The New York Times today had an article by Jane Brody describing the phenomenon of polypharmacy: simply put, too many drugs, whether prescription, over-the-counter, or both. It's a particular problem in elderly patients, who suffer from multiple conditions, and who often see multiple doctors who don't know what other drugs patients are taking. Those drugs often interact, producing additional morbidity and even death.
Here are some sobering data describing the incidence of polypharmacy:
Polypharmacy is responsible for up to 28 percent of hospital admissions and, he added, if it were classified as such, it would be the fifth leading cause of death in the United States.Polypharmacy can even occur when doctors do know what other doctors have prescribed, but are afraid to override other doctors' decisions. There's an increasingly useful role for consultant pharmacists, who, despite their superior training in identifying potential interactions, often come into conflict with physicians when they question prescriptions.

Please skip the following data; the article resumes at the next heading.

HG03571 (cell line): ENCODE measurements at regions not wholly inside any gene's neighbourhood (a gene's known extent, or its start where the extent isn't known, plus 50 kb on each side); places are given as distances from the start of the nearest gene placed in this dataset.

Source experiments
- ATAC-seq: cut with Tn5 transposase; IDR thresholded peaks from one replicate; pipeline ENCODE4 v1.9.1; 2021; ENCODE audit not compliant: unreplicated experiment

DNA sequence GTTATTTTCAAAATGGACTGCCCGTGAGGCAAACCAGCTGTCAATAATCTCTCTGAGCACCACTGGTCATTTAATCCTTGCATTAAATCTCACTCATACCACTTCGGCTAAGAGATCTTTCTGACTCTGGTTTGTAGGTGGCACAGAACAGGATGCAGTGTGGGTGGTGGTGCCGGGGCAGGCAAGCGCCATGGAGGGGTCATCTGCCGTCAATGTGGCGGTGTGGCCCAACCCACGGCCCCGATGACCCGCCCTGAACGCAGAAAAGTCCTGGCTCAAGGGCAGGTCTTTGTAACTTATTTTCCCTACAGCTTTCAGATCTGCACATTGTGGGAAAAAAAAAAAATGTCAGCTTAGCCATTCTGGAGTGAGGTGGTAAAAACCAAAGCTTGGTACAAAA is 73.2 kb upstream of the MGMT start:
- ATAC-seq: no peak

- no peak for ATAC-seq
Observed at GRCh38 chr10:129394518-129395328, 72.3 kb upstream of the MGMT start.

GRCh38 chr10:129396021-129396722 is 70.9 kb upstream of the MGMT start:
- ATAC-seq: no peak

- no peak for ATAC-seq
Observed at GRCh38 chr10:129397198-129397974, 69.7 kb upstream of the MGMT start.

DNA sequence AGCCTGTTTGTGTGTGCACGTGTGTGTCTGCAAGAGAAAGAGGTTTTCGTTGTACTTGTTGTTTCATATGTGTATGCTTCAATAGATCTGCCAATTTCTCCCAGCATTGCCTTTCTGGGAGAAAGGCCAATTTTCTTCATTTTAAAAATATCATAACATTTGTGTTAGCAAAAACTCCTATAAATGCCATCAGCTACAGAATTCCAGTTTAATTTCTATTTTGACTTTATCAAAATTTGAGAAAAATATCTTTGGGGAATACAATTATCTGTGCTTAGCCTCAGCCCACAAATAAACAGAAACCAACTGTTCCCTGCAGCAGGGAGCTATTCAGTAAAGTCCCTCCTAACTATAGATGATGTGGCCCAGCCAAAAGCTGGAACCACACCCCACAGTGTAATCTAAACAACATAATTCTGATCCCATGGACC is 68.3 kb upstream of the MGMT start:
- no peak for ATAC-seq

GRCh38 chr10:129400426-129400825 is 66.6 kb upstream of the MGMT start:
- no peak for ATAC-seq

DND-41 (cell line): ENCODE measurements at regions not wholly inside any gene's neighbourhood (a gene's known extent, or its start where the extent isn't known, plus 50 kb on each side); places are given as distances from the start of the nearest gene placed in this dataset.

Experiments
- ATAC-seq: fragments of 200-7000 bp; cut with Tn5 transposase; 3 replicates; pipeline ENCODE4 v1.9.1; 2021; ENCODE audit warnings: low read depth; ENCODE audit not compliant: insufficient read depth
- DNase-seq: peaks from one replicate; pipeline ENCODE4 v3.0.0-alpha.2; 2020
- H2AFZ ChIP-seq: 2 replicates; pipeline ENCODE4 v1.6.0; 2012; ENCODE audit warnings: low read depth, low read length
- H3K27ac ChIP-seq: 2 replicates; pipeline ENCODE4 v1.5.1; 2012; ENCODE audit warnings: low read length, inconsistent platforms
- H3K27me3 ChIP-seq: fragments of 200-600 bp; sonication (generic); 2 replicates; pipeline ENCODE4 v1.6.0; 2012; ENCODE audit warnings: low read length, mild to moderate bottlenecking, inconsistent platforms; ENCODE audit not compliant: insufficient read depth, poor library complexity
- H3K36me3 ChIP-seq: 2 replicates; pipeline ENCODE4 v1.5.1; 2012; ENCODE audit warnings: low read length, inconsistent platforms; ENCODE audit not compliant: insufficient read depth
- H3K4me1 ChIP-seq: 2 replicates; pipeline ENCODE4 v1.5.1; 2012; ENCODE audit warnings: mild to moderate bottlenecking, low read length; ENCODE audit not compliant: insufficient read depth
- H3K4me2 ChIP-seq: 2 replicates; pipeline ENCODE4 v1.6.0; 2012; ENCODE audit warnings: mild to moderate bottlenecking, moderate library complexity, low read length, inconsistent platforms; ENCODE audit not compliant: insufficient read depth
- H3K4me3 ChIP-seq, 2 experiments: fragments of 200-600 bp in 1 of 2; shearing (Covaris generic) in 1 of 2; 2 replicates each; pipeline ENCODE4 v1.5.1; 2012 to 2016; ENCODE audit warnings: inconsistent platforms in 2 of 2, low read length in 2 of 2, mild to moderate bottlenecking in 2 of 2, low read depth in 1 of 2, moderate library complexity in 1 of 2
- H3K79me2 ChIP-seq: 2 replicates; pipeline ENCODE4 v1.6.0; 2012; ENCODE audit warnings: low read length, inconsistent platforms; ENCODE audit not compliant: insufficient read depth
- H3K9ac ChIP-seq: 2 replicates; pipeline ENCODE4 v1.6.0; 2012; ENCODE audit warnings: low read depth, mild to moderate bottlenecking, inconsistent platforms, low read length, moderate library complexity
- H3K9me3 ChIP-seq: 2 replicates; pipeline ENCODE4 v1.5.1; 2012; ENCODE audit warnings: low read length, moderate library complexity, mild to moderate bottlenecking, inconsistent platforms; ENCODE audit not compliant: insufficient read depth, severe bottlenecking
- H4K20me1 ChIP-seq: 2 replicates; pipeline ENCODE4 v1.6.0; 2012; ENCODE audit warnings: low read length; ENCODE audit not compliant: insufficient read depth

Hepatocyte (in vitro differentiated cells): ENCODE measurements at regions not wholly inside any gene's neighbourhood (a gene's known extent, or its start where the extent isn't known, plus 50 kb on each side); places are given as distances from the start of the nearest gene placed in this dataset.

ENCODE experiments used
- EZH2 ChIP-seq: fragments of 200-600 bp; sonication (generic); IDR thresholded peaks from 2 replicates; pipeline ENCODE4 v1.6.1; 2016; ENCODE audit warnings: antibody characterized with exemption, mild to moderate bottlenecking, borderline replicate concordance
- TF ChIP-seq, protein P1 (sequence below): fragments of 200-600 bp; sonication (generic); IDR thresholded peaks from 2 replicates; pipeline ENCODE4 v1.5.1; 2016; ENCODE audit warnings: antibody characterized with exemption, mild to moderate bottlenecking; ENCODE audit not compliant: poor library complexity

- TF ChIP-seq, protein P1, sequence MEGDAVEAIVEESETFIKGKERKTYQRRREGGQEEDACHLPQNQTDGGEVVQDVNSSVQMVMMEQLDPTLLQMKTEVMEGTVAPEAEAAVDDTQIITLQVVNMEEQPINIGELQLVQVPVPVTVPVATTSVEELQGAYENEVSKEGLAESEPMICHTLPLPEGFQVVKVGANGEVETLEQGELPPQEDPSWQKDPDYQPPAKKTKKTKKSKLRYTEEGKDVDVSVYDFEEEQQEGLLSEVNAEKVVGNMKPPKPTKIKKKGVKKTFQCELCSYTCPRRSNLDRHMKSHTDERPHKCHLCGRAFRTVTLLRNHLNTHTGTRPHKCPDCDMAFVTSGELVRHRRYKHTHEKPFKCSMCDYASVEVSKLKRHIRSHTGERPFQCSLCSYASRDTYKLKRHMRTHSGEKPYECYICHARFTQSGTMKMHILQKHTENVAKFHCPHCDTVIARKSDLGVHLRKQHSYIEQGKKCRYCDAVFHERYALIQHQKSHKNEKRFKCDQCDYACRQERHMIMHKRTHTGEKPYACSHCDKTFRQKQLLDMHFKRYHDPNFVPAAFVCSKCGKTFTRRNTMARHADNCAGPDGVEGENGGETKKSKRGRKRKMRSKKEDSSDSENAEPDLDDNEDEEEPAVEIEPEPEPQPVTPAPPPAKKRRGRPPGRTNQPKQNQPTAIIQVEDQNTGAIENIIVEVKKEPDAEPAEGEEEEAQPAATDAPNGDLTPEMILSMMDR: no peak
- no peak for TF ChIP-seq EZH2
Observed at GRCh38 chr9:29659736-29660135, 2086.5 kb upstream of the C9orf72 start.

I'm glad, however, that the term "polypharmacy" is now out there in the New York Times. Increased awareness of polypharmacy is one way in which patients and their families can be better advocates for their own care. Changing the culture of medicine and reducing the fragmentation of health care to reduce risk of polypharmacy are, again, as we all know, different stories entirely.